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Cargo safety is the focus of International Roadcheck

On Behalf of | Jun 8, 2017 | Truck Accidents

Trucking companies and semi-tractor trailer drivers in West Virginia and around the country may be wise to check that their vehicles are properly loaded before setting out between June 6 and June 8 as the Commercial Vehicle Safety Alliance has announced that cargo safety will be the focus of this year’s International Roadcheck safety blitz. The nonprofit group organizes the annual initiative to protect road users from unsafe trucks and buses, and the results of previous efforts indicate that federal inspectors will order thousands of dangerous commercial vehicles off the road during the 72-hour-long event.

During the International Roadcheck campaign in 2016, inspectors ordered more than 20 percent of the trucks and buses they inspected and 3.4 percent of the drivers they encountered off the road. According to the CVSA, about 15 commercial vehicles are pulled over for inspections every minute during the three-day campaign. Inspectors paid close attention to commercial vehicle braking systems a year ago, and 45.7 percent of the vehicles pulled out of service in 2016 were ordered off the roads because of brake-related violations.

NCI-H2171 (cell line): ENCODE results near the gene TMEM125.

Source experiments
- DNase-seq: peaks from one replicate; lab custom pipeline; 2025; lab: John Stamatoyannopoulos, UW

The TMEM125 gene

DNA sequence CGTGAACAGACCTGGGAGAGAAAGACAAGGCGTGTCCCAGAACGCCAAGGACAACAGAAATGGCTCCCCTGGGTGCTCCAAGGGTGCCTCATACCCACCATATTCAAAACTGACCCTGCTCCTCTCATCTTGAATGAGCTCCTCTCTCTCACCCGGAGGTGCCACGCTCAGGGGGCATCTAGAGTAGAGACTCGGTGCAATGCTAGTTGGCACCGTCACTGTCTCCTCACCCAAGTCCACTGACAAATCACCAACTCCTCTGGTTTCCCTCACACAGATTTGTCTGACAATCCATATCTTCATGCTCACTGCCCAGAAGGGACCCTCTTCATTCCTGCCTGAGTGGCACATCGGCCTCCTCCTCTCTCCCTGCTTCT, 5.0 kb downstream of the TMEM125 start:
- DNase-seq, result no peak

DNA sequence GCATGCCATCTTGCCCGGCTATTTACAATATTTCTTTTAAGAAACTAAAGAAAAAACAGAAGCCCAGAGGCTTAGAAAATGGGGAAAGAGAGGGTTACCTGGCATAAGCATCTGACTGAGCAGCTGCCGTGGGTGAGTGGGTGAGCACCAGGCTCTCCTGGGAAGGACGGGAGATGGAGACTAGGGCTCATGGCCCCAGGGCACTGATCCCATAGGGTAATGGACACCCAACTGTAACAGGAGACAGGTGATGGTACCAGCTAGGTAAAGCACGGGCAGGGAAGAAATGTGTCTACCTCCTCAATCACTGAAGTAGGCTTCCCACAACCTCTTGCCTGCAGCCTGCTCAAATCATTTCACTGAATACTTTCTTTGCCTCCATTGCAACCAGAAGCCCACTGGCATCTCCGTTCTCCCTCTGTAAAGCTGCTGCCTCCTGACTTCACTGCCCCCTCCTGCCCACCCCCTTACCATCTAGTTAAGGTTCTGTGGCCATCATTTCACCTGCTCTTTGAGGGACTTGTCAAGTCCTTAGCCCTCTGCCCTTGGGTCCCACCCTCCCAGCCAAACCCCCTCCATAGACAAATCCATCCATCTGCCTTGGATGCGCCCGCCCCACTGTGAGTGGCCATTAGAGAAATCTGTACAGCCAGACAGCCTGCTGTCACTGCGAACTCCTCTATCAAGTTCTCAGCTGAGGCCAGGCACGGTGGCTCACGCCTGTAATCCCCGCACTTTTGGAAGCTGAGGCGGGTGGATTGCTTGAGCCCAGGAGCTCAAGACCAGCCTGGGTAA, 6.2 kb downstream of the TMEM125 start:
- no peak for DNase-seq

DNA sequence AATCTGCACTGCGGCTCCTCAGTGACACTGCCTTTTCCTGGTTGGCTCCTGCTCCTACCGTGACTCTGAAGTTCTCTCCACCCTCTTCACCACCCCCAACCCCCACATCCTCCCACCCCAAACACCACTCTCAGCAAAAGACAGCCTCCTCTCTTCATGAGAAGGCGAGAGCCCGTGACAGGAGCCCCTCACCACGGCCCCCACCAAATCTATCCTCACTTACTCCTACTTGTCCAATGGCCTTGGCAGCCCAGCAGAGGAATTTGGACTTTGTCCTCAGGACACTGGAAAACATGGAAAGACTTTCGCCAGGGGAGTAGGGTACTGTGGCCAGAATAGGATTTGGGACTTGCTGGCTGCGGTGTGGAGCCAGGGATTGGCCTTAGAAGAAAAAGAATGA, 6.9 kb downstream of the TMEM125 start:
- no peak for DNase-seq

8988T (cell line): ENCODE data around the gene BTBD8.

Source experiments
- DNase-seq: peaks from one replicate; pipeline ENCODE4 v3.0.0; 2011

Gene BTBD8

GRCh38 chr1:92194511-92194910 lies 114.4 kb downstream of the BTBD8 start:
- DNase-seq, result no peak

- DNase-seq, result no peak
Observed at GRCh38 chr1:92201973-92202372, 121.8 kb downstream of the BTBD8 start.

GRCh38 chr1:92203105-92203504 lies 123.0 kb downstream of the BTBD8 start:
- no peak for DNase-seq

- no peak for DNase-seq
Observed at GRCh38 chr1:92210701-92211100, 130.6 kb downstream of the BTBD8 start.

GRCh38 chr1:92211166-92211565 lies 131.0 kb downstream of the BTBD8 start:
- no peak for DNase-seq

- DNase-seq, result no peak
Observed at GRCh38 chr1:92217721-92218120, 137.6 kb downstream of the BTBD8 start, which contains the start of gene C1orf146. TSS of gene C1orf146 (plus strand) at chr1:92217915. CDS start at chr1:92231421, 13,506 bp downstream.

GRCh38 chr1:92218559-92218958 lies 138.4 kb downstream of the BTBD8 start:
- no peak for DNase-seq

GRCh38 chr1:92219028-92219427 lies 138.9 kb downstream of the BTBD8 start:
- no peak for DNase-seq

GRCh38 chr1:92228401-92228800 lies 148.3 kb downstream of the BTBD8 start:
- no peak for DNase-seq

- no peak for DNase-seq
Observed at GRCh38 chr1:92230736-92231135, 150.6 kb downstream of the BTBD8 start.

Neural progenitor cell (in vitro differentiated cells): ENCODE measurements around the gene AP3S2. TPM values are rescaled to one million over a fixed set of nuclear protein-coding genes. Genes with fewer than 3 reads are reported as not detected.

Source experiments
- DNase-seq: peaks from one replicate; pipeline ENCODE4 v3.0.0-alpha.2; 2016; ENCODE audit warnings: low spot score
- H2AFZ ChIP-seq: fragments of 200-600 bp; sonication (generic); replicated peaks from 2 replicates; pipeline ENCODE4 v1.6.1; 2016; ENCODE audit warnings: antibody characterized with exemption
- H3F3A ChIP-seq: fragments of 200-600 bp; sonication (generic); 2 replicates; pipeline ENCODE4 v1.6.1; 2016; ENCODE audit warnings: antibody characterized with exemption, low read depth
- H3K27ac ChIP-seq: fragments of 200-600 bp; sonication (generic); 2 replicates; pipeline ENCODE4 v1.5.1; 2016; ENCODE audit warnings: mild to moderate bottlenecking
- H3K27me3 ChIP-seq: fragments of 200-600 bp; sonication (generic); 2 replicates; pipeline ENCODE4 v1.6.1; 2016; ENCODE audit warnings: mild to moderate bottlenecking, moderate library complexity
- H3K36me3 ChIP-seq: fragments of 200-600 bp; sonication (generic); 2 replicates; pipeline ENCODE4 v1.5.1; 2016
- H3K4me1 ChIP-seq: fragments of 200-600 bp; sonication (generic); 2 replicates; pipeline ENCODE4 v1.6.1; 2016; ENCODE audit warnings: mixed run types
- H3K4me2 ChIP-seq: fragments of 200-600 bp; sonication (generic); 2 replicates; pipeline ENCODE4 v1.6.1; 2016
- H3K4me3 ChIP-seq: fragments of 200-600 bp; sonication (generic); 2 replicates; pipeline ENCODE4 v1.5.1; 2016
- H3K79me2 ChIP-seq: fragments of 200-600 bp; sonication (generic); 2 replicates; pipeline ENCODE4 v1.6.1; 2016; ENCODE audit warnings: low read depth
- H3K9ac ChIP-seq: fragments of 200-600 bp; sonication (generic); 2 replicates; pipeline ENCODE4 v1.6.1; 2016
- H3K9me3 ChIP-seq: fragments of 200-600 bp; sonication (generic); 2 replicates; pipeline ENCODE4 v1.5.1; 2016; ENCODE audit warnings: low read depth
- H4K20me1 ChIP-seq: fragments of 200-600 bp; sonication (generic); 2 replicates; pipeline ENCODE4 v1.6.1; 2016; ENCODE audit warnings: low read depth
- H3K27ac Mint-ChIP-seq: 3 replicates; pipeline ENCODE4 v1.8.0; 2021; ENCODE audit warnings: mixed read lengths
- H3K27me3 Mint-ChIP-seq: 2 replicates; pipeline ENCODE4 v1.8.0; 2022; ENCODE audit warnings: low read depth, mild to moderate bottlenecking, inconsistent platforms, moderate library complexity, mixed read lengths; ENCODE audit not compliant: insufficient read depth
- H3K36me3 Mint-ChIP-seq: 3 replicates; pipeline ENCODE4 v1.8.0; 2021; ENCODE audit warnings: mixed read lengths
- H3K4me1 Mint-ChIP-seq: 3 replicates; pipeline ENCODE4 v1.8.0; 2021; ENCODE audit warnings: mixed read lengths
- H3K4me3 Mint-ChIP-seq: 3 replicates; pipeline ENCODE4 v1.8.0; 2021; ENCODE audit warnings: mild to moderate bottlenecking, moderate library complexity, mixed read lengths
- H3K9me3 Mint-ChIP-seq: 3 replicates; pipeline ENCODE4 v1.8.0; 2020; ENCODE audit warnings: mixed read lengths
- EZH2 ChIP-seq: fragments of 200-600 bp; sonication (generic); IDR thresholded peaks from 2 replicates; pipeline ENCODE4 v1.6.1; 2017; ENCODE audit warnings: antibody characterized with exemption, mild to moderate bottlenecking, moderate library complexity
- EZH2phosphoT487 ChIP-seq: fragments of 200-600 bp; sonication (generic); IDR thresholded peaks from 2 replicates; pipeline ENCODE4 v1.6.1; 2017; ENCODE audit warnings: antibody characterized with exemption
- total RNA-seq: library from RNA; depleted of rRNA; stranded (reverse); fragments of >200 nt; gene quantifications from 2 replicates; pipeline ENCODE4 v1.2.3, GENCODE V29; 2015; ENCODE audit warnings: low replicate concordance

This year, inspectors will be concentrating on cargo safety, and drivers can expect to receive citations if their loads are not properly secured. The CVSA says that the goal of International Roadcheck is compliance with federal trucking regulations, and the nonprofit group has produced a flyer with a list of cargo safety tips to help truck operators avoid being cited for violations and seeing their vehicles ordered out of service.

The North American Standard Level I inspections that are carried out during International Roadcheck are comprehensive, and the kind of violations they uncover can be useful to personal injury attorneys representing occupants of other vehicles who have been injured in truck accidents. Attorneys could use these records to show a pattern of negligent behavior and establish that trucking companies failed to meet their duty of care to protect road users from harm.